The squid in its own ink dish.
The squid in its own ink dish.

Nestled in the heart of Highland Perthshire now lies one of Scotland’s most forward-thinking foodie havens.

Its white exterior is hidden by rows of greenery and it is idyllically located in a picturesque gorge that keeps its identity hidden for visiting eyes only.

While the rooms are elegantly decorated and minimalist, the real reason diners flock to Killiecrankie House near Pitlochry is for what happens in the kitchen.

Before dinner, which is served at 7.30pm Wednesday to Saturday diners are invited to enjoy the quaint bar area that boasts intricate and amusing art from some of the best in the industry.

You’ll find quirky drinks on the cocktail list and the bar is fully stocked with Scottish spirits and local craft beers.

The team then call dinner and show you to your table.

Dinnertime at Killiecrankie is an experience in itself.

The first thing you’ll notice is how open the space is. No diner, of which there is only space for six to eight, has their back to the kitchen and everyone is positioned so they can watch the theatre unfold.

Made From Girders cocktail.

My boyfriend and I were seated at the chef’s counter which allowed us to see right into the heart of the kitchen and admire co-owner Tom Tsappis’ culinary skill from a closer viewpoint.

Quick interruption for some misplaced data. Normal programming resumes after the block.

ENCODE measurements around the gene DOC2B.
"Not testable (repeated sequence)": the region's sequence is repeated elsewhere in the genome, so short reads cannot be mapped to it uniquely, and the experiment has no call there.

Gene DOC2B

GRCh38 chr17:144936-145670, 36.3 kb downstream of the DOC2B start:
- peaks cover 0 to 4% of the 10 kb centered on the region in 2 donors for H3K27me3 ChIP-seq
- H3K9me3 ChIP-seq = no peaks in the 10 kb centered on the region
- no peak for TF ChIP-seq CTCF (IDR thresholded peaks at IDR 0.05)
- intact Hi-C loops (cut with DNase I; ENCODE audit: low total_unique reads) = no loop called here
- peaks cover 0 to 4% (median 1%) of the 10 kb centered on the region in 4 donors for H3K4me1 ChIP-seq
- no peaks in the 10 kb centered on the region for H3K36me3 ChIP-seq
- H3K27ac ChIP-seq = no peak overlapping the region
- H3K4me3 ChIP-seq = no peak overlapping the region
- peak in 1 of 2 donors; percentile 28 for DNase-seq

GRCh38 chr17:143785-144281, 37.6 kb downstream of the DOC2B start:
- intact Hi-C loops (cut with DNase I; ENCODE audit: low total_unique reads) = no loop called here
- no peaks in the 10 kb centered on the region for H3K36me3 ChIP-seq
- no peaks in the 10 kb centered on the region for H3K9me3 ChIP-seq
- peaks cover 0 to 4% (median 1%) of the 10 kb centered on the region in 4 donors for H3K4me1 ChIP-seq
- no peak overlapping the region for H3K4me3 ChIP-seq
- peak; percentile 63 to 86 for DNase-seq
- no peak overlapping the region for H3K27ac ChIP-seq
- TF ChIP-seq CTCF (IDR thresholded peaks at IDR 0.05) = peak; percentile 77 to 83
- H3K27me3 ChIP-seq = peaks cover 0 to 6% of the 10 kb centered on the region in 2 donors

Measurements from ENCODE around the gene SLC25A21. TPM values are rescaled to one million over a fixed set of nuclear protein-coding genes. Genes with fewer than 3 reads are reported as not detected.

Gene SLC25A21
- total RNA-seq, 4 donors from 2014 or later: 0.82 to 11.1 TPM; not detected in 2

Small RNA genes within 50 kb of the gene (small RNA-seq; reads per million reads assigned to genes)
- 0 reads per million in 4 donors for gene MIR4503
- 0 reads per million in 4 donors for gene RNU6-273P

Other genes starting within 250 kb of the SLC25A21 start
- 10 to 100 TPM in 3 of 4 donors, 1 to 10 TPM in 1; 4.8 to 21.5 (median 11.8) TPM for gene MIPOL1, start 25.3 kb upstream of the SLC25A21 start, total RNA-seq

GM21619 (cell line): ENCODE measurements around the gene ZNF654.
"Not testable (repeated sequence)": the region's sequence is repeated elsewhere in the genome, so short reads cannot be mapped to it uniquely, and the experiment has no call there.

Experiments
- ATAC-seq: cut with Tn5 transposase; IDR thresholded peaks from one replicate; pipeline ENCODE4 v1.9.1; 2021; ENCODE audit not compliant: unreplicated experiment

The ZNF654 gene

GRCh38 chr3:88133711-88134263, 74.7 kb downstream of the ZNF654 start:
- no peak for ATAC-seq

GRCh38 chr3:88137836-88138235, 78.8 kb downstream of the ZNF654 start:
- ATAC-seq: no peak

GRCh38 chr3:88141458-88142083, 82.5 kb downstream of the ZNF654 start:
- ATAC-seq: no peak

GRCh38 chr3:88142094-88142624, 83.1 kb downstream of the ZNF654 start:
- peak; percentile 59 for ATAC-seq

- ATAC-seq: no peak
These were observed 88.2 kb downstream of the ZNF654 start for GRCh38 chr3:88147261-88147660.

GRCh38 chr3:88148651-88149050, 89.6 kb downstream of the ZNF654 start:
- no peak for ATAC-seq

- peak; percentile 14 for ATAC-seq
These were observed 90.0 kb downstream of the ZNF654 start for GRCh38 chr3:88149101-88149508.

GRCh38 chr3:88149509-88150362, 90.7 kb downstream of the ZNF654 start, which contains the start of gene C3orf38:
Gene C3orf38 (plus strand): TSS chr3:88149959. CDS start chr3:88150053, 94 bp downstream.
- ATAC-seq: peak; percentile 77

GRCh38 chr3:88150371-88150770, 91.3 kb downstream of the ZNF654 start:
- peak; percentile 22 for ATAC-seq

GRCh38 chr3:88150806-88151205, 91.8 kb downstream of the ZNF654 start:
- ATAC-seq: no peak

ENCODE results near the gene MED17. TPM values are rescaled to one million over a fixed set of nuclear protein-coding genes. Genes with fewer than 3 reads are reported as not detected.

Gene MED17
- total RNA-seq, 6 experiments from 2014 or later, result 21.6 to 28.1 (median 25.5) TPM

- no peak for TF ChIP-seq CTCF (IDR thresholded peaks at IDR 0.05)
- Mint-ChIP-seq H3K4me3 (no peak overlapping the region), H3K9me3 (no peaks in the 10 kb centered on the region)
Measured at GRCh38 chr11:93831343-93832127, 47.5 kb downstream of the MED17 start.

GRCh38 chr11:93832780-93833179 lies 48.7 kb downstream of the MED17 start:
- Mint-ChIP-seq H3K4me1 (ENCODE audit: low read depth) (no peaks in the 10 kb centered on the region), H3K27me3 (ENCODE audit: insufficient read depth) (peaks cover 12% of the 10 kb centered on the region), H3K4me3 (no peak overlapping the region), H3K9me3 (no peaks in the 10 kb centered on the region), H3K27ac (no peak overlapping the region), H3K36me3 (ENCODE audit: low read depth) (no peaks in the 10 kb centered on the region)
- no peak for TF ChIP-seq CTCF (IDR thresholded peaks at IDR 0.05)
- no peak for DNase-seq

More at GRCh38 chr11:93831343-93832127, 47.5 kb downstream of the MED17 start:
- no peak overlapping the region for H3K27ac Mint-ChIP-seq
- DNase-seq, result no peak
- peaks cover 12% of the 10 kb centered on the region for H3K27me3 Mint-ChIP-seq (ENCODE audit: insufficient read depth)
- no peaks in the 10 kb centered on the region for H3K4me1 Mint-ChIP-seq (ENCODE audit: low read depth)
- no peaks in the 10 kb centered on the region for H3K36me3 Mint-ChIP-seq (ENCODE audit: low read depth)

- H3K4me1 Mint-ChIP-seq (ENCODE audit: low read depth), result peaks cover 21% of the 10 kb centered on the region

I’d brought my Made From Girders cocktail featuring marmalade gin and Irn-Bru with me to savour as guests settled themselves.

A scroll set on the table unveils the menu for the night which outlined 13 courses, with 18 dishes included in total. Not giving away the game, we were left guessing what each course was which made for an exhilarating start.

The food

Matilda, who is the sommelier, co-owner and also Tom’s wife, has extensive knowledge on drinks. Throughout the meal she would recite each pairing as if she made the product herself, and it was the first French Champagne number she presented that really set the tone.

Light, sweet, crisp but oh-so bubbly, this was luxury in a glass.

First on the food front was an edible whisky sour and bar snacks. The highlight for me had to be the seaweed and malt vinegar crisps which was served in a edible transparent packet. Tom encouraged us to pop this fine dining take on a packet of salt and vinegar crisps into our mouths all at once. The packet disintegrated on my tongue and the crisp came alive like popping candy.